(Reuters Health) - - Plant-based diets are tied to a lower risk of health problems like heart disease, diabetes, obesity and certain cancers - and pretty much anyone can eat this way, according to a leading group of nutritionists.
Vegetarian and vegan diets are appropriate for all stages of life, including during infancy, pregnancy, childhood, adolescence and old age, the authors write in a position statement from the Academy of Nutrition and Dietetics.
That's because people who adopt a plant-based diet tend to consume more fruits and vegetables, fewer sweets and salty snacks, and smaller amounts of total and saturated fats, the statement, published in the Journal of the Academy of Nutrition and Dietetics, asserts.
The trick is to make sure these diets are well planned out and well balanced, said Vandana Sheth, a registered dietitian nutritionist and spokesperson for the Academy of Nutrition and Dietetics.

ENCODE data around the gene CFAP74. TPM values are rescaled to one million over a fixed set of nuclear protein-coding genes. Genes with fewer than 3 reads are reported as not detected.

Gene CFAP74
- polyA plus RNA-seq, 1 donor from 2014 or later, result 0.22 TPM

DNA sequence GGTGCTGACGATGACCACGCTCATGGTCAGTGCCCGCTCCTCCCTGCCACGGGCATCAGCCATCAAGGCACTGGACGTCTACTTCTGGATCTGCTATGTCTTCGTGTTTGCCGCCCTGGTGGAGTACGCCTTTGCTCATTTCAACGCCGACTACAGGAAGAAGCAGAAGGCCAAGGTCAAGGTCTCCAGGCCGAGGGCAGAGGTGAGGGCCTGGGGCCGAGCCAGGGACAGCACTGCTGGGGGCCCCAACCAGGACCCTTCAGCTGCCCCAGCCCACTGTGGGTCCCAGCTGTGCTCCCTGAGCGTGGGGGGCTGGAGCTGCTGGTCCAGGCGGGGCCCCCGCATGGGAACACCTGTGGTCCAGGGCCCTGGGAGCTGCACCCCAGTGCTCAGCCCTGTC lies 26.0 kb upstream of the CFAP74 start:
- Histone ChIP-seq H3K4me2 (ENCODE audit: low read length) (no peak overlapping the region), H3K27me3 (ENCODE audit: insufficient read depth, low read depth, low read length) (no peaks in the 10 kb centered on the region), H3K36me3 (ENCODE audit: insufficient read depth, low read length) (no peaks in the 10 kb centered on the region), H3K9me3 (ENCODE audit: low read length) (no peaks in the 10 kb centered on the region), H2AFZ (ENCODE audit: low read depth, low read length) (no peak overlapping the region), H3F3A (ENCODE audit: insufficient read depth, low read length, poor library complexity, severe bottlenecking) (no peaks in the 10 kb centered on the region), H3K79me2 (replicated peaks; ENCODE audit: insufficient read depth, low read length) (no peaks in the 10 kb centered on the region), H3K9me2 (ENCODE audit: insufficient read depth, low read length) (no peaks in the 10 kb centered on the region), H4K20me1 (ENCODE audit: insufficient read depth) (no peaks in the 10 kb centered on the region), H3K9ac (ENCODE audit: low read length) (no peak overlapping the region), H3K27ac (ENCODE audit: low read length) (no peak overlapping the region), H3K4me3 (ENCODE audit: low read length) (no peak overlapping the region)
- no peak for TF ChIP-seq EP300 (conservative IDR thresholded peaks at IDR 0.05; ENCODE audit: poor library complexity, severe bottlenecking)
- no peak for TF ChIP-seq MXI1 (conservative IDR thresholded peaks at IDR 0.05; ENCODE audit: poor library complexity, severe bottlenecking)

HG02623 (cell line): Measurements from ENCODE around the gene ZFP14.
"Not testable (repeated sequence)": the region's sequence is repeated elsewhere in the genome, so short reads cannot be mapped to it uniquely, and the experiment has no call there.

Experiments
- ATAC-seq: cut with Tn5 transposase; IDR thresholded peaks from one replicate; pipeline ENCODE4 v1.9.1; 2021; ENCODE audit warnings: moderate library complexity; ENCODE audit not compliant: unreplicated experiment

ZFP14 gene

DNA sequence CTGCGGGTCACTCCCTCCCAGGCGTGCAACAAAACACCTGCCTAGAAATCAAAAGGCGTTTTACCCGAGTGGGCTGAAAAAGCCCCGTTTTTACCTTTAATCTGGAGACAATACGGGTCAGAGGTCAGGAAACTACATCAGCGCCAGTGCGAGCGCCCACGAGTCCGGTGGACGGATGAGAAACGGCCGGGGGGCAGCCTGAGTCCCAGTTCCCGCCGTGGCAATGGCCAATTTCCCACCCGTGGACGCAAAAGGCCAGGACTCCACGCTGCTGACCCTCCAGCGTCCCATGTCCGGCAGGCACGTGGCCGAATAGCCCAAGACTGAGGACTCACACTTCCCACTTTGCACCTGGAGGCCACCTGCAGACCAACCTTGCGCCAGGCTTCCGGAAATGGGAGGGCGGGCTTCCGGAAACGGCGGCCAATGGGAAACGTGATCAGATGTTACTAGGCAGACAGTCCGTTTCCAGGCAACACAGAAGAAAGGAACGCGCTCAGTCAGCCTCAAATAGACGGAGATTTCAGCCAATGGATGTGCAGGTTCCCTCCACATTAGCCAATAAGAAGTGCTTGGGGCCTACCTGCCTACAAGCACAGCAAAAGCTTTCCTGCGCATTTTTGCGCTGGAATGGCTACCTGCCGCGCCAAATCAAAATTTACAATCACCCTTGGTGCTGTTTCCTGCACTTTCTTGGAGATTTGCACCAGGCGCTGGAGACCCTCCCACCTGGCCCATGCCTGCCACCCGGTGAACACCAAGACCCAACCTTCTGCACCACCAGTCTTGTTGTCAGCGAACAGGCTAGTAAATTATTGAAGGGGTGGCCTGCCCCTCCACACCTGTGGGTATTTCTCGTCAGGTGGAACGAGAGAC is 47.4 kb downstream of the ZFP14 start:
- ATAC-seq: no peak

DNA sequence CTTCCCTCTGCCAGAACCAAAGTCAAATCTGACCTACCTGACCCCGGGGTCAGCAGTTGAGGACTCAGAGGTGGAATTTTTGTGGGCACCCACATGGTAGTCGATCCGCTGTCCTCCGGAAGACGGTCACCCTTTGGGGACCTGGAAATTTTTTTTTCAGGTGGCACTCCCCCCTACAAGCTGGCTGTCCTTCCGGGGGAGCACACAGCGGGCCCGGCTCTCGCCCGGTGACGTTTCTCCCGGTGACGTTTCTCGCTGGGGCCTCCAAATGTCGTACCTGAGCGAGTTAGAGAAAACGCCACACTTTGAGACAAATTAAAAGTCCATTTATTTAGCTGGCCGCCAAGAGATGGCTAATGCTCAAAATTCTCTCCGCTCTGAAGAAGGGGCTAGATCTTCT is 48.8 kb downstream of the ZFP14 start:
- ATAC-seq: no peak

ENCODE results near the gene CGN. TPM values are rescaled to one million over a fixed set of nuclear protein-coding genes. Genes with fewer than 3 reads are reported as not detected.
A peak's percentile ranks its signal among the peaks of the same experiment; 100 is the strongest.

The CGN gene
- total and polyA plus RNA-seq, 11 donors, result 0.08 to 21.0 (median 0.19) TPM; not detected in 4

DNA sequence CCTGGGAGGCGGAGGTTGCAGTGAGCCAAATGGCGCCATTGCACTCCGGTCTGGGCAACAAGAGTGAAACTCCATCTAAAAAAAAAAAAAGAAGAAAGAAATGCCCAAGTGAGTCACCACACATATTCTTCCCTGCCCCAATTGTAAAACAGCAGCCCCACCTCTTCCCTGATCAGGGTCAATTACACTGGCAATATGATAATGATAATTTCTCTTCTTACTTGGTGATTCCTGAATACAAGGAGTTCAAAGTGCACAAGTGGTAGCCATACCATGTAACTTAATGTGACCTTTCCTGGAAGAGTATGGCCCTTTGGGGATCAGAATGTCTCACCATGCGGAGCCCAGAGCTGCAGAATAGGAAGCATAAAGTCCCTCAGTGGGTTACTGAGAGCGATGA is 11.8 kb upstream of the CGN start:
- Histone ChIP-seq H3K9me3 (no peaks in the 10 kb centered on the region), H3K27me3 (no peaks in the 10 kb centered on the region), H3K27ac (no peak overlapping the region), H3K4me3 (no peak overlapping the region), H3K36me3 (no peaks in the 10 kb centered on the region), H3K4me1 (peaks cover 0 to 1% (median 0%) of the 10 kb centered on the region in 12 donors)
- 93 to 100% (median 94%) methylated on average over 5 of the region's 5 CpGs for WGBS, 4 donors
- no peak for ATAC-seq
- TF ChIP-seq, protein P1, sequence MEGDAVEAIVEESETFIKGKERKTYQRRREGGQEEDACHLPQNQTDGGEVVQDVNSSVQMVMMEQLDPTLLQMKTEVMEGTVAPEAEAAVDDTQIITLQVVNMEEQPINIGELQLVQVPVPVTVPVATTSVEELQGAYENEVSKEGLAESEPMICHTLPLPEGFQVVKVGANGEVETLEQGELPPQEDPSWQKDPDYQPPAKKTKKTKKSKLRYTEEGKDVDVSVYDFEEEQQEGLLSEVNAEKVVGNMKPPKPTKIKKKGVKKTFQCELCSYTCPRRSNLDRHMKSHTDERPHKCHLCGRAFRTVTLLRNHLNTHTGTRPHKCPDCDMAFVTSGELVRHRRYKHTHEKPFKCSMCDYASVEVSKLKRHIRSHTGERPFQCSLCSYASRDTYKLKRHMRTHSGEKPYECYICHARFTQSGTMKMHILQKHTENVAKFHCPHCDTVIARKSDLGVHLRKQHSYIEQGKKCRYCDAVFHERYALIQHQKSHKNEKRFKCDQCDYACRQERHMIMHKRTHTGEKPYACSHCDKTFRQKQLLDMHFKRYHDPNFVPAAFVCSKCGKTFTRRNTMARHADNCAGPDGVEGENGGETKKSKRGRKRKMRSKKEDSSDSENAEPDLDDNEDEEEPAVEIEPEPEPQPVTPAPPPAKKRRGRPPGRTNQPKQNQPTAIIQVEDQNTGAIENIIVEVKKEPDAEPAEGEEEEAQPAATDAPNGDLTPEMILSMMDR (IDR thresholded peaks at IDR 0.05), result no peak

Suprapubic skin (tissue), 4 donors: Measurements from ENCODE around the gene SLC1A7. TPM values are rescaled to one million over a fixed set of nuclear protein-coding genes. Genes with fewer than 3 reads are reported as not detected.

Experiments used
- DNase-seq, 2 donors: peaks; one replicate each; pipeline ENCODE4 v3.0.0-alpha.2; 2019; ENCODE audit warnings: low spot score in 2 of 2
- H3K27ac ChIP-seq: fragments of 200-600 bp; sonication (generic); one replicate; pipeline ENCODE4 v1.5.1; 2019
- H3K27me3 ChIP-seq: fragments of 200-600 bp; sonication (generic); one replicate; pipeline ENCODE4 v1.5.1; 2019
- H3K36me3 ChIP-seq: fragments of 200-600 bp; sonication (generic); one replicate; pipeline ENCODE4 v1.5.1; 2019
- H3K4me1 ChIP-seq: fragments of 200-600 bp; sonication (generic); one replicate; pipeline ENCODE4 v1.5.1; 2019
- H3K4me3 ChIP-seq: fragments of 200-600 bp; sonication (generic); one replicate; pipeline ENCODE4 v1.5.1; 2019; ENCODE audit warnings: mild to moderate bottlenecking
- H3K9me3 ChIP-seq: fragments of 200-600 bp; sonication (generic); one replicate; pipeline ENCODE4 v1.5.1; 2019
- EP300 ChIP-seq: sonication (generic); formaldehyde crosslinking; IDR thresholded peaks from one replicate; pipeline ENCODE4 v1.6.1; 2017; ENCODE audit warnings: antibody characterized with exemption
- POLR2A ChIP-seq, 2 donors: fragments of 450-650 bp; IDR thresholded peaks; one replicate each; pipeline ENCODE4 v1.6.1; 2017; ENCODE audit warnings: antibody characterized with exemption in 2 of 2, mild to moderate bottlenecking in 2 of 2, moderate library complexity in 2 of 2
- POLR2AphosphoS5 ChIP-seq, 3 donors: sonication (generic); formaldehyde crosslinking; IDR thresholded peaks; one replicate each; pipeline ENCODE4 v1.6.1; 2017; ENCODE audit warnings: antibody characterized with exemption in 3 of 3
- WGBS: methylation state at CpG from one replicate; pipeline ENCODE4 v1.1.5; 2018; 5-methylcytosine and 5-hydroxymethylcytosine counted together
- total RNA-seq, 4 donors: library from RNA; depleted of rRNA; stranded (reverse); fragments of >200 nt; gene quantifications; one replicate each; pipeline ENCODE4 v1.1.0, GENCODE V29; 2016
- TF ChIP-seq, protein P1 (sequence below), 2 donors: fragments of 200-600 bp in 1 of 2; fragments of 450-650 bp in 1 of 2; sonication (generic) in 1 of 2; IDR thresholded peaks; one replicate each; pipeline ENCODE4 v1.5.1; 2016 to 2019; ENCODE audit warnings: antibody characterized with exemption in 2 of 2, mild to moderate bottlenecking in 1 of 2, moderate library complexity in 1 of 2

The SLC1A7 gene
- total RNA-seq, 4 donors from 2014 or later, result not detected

"Any diet that is not well planned and balanced can have negative side effects," Sheth said by email.
"Just because foods are plant based doesn't automatically make them healthy," Sheth added. "For instance, pastries, cookies, fried and salty foods may be vegan but don't really provide much in terms of nutritional value."
For younger vegetarians and vegans in particular, it's important to plan meals that include enough iron, zinc, vitamin B-12, and for some, calcium and vitamin D, Sheth said.
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